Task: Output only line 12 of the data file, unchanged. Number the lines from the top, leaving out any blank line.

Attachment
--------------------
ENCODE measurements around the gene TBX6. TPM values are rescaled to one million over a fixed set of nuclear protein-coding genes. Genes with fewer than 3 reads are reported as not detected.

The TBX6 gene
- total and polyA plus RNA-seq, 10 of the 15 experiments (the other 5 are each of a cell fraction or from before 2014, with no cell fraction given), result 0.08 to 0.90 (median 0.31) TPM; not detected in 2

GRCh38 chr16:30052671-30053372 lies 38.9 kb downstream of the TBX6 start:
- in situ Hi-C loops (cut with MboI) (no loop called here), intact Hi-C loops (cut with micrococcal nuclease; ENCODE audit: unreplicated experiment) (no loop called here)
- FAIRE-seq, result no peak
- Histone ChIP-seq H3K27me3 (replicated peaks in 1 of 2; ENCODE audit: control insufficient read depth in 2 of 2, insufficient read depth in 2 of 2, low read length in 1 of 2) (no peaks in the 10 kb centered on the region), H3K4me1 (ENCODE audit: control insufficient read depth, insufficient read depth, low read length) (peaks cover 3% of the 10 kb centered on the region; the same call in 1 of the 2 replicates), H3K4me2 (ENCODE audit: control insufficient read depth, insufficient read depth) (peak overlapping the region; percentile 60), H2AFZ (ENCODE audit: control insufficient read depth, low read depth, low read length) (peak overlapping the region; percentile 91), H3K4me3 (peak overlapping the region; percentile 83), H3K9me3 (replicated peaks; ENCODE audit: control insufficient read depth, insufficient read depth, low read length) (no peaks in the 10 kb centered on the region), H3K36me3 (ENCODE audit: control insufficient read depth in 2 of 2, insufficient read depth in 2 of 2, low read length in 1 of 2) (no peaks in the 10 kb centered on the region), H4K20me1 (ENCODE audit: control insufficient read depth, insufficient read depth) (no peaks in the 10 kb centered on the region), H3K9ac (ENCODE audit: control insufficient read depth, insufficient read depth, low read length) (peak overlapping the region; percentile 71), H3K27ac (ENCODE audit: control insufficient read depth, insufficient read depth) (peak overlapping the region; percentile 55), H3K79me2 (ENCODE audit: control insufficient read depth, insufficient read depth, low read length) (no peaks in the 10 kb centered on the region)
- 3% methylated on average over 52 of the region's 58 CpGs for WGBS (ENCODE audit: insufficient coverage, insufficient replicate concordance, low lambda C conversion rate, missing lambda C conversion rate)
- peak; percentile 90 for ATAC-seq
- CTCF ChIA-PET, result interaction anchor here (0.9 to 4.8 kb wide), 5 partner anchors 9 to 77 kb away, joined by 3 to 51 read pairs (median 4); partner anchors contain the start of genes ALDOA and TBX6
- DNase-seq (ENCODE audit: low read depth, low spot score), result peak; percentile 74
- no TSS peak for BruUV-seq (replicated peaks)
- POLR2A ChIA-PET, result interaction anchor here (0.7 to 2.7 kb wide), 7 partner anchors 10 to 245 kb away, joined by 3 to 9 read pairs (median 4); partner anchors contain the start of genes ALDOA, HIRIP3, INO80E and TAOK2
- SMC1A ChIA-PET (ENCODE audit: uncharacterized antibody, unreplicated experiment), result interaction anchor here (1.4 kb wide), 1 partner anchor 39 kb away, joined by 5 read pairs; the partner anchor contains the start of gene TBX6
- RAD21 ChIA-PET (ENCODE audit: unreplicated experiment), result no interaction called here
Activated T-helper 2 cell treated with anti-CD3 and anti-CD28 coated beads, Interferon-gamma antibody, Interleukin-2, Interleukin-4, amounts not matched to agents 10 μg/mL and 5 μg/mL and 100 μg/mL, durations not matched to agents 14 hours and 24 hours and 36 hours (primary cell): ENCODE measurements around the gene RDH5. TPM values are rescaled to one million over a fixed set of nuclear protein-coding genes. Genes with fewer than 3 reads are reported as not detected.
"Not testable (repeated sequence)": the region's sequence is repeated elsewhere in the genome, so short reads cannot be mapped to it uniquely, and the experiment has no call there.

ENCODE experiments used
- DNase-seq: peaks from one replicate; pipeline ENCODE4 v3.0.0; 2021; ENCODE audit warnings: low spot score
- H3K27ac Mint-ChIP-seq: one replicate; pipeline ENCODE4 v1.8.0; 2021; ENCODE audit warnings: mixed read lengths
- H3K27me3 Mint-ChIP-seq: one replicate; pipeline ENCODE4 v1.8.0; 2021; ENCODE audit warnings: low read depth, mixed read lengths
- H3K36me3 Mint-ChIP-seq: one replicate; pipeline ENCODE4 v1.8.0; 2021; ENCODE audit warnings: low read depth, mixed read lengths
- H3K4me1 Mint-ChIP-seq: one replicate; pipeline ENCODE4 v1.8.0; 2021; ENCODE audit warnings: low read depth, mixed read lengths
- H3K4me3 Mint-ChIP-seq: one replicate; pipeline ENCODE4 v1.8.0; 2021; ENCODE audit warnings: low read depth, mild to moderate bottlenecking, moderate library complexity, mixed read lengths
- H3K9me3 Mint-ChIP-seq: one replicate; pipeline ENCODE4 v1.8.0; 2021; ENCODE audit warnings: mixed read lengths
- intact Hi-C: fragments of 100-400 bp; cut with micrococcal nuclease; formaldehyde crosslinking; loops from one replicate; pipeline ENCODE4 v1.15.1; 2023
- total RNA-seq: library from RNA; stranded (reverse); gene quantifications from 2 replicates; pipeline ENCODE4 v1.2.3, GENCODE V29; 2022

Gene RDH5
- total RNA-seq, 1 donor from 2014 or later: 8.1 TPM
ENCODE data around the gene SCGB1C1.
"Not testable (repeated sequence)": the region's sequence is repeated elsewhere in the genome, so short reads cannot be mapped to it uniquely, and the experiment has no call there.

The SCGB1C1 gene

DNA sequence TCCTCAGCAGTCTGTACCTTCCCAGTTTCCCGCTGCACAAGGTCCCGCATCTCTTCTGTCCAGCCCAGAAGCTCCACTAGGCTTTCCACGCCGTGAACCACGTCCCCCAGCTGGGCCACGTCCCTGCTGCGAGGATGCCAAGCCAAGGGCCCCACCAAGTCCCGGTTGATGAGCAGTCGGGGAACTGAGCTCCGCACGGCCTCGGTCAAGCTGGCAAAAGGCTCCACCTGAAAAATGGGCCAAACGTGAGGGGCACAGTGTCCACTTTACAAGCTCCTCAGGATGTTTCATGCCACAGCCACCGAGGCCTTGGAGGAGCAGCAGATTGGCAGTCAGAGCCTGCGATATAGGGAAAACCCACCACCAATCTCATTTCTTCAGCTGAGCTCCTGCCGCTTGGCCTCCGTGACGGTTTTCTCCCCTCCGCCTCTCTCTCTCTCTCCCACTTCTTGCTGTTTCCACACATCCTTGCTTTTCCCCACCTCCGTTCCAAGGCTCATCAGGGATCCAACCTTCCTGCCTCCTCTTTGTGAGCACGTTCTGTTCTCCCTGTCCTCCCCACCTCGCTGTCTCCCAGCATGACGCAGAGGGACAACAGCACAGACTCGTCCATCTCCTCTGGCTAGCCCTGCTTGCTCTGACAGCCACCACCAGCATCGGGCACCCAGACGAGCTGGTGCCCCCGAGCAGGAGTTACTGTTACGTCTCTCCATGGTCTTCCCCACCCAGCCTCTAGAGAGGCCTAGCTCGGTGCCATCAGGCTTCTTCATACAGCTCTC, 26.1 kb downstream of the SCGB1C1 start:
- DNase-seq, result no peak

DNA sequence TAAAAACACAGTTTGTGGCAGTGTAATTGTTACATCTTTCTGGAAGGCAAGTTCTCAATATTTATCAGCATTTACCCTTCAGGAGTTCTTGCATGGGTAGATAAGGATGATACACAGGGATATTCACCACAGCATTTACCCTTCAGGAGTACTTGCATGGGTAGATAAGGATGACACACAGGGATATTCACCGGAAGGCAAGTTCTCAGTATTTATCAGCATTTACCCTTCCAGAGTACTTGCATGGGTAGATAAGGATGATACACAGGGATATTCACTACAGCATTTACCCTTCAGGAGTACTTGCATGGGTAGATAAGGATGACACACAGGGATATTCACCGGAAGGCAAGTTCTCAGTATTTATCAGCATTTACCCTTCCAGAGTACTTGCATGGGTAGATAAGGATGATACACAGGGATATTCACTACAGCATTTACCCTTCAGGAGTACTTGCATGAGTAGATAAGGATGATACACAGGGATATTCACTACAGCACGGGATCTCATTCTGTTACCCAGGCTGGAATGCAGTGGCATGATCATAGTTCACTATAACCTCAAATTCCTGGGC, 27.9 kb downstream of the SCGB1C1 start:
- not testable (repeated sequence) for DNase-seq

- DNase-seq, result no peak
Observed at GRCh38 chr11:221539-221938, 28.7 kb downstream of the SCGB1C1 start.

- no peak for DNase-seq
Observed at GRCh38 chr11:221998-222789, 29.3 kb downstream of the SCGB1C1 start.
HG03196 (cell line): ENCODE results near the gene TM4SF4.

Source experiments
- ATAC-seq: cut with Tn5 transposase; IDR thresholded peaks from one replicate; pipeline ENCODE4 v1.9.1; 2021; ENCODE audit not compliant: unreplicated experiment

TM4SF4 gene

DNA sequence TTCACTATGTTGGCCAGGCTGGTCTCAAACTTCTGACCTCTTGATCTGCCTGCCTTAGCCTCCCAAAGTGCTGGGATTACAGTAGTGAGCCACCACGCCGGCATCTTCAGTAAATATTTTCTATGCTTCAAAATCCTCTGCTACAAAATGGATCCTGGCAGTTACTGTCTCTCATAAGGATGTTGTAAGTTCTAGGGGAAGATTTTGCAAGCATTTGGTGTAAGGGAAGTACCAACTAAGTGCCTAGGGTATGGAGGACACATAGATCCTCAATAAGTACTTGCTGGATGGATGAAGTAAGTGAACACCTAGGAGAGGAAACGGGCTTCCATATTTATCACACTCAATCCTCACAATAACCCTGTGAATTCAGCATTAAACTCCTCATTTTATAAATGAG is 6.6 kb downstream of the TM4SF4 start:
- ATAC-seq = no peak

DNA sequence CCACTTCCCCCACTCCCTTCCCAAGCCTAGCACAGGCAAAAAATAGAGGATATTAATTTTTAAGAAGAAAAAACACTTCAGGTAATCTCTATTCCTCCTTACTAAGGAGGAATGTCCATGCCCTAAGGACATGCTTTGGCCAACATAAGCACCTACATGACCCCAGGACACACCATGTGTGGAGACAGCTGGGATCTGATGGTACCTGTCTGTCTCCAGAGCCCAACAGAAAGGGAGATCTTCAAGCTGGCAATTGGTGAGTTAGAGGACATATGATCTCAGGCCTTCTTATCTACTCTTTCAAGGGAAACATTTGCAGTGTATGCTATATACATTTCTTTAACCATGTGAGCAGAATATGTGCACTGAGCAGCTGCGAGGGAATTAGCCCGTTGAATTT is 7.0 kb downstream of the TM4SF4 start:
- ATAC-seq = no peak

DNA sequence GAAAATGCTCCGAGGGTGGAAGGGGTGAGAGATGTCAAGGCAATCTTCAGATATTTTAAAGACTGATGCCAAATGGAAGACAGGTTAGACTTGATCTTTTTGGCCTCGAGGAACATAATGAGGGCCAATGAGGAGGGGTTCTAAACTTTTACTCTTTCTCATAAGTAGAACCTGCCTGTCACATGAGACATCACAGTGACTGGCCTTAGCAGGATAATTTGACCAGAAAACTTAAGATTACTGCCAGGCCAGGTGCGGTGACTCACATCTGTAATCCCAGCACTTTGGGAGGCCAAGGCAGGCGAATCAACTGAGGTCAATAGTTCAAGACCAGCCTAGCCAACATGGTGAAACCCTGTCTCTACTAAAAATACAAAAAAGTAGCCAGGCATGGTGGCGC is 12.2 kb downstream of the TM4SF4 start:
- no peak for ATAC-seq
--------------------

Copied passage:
- no TSS peak for BruUV-seq (replicated peaks)